Sunday, March 22, 2015

Bernie Sanders calls for ‘war tax’ on millionaires

(Rebecca Shabad)  Sen. Bernie Sanders (I-Vt.) is planning to offer an amendment to the GOP budget next week that would impose a new tax on millionaires to finance U.S. military operations.
The “war tax” will be one of the first Sanders will introduce during the vote-a-rama next week. During the back-to-back votes, senators are allowed to submit an unlimited amount of amendments.
“The Republicans took us into protracted wars in Afghanistan and Iraq — and ran up our national debt by trillions because they chose not to pay for those wars. Instead, they put the cost of those wars on our national credit card,” Sanders said in a statement Friday.
Sanders, a potential 2016 presidential contender, is ranking member on the Senate Budget Committee.
He’s upset with a provision Senate Republicans added to their blueprint Thursday that would increase defense spending next year by pumping up the Pentagon’s war funding account to $96 billion.
The overseas contingency operations (OCO) account has funded the wars in Iraq and Afghanistan and now pays for operations against the Islamic State in Iraq and Syria.
Republicans are depending on OCO, which falls outside the Defense Department’s base budget, to increase military spending. The budget would keep sequestration budget caps in place next year for the Pentagon’s base budget.
Sanders slammed the proposal from Sens. Lindsey Graham (R-S.C.) and Kelly Ayotte (R-N.H.), which matches what House Republicans are seeking in their separate budget resolution. Sanders called their use of OCO a “gimmick.”
The extra OCO funding would only be offset in the out years, beyond the 10-year budget window.
“Wars are enormously expensive, not only in terms of human life and suffering, but in terms of the budget. If the Republicans want another war in the Mideast, they are going to have to tell the American people how much it will cost them and how it will be paid for,” he said.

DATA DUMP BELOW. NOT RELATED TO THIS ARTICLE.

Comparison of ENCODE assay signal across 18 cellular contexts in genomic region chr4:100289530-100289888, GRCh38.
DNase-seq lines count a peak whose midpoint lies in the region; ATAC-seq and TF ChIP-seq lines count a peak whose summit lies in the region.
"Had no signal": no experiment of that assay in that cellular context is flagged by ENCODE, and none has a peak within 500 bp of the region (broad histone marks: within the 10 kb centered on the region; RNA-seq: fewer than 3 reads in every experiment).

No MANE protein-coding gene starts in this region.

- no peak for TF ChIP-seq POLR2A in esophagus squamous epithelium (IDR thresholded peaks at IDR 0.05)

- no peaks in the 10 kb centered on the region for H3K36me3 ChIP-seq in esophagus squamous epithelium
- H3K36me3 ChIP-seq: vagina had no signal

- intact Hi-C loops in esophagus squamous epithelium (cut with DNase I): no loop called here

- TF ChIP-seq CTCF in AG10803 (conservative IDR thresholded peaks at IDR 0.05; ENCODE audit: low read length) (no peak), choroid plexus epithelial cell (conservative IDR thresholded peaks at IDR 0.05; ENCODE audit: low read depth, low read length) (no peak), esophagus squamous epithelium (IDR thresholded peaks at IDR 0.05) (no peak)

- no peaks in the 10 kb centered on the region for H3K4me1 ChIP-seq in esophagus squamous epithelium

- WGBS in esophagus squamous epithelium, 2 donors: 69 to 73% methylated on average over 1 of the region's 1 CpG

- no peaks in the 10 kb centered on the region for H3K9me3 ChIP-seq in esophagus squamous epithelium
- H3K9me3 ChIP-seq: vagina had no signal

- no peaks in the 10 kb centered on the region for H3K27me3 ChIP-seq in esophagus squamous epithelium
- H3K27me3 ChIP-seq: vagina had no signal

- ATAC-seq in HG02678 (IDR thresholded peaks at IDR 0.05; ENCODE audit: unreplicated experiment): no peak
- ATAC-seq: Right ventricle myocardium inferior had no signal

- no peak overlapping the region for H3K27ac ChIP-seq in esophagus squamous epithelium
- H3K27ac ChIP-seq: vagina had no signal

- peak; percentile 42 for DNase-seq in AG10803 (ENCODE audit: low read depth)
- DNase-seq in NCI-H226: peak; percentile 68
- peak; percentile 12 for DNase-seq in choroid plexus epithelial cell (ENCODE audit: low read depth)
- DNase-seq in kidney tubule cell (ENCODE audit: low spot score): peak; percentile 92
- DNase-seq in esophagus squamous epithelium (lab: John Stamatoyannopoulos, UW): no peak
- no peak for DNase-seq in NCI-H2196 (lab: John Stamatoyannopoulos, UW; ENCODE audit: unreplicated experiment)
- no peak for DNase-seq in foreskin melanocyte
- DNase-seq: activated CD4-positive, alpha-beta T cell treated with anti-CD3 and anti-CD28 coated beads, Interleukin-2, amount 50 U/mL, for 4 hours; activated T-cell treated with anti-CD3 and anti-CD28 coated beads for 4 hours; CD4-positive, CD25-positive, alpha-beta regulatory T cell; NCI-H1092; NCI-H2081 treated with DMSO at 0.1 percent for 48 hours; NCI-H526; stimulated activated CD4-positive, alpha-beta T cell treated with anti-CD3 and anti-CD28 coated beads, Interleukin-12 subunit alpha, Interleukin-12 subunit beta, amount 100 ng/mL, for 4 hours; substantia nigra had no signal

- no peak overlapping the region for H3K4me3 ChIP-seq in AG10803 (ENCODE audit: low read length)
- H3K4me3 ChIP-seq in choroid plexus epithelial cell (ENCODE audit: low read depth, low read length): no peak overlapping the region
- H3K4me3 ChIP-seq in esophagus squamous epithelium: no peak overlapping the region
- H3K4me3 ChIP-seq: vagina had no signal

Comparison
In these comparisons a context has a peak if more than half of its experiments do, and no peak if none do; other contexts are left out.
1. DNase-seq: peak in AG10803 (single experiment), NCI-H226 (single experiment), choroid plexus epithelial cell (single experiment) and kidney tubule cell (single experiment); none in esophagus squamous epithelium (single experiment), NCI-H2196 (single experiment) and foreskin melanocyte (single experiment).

“I strongly expect that there will be amendments demanding that Republicans tell us how they will pay for another war.”
Both chambers are planning to hold floor votes on their separate blueprints by the end of next week.

World faces 40% water shortfall in 15 years

(SAN FRANCISCO)  As the global economy grows, the world is going to get a lot more thirsty in 2030 if steps aren’t taken to cut back on fresh water use now, the United Nations says.
At current usage rates, the world will have 40% less fresh water than it needs in 15 years, according to the United Nations World Water Assessment Program in its 2015 report, which came out ahead of the U.N.’s World Water Day on Sunday.
“Strong income growth and rising living standards of a growing middle class have led to sharp increases in water use, which can be unsustainable, especially where supplies are vulnerable or scarce and where its use, distribution, price, consumption and management are poorly managed or regulated,” the report said.
Factors driving up demand for water include increased meat consumption, larger homes, more cars and trucks on the road, more appliances and energy-consuming devices, all staples of middle -class life, the report noted.
Population growth and increased urbanization also contribute to the problem. Water demand tends to grow at double the rate of population growth, the report said. The global population is expected to grow to 9.1 billion people by 2050, up from the current 7.2 billion.
More people living in cities also put strain on water supplies. The report estimates that 6.3 billion people, or about 69% of the world’s population, will be living in urban areas by 2050, up from the current 50%.
The biggest drain on water resources is agriculture, which uses about 70% of the world’s fresh water supplies. Tapping into groundwater supplies to make up for surface-water deficits strains resources. The report said that 50% of the world relies solely on groundwater to meet basic daily needs and that 20% of the world’s aquifers are already over-exploited.